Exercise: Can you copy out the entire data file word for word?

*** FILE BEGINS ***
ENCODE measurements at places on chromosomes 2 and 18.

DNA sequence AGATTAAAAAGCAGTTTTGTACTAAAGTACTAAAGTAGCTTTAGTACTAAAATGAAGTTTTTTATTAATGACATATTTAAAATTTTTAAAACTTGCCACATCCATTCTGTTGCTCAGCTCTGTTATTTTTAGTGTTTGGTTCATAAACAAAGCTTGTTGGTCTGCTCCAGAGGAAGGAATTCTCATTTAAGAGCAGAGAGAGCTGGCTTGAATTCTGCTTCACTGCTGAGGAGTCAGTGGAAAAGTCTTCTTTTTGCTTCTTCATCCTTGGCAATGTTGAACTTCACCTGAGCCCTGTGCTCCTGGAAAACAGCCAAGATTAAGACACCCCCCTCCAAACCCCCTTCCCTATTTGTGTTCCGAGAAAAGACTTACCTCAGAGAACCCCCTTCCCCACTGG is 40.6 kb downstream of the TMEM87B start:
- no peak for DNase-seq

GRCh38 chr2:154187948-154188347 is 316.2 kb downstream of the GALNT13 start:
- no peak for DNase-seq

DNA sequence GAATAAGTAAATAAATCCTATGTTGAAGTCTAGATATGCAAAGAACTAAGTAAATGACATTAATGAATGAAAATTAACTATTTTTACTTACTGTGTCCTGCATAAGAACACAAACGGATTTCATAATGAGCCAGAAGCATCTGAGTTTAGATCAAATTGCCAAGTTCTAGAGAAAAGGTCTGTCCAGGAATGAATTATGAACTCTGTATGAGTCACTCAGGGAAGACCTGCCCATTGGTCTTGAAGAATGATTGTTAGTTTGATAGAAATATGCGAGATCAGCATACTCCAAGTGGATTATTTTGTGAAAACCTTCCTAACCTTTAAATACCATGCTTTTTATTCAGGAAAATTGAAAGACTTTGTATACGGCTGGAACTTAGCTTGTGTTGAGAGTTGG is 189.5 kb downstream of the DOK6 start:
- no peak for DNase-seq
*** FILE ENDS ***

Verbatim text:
ENCODE measurements at places on chromosomes 2 and 18.

DNA sequence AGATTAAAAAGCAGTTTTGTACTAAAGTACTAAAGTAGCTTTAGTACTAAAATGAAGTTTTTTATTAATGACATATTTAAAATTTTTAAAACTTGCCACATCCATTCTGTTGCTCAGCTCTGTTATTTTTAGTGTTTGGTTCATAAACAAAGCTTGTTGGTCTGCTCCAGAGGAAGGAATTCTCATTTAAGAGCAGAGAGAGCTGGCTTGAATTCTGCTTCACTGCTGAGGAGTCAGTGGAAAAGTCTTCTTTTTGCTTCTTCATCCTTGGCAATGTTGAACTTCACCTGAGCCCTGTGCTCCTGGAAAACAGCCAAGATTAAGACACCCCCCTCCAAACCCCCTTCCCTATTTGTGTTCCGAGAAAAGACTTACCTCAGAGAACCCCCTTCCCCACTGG is 40.6 kb downstream of the TMEM87B start:
- no peak for DNase-seq

GRCh38 chr2:154187948-154188347 is 316.2 kb downstream of the GALNT13 start:
- no peak for DNase-seq

DNA sequence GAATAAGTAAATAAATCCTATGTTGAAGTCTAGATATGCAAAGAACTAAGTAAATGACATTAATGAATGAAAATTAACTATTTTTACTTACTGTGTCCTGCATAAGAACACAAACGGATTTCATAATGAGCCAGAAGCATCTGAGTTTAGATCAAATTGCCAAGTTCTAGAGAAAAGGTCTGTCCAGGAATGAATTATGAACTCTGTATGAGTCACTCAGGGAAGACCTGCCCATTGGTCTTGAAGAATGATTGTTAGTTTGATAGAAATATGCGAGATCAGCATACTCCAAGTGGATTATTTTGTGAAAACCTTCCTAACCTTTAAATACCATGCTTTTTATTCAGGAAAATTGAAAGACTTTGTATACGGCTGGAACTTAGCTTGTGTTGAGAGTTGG is 189.5 kb downstream of the DOK6 start:
- no peak for DNase-seq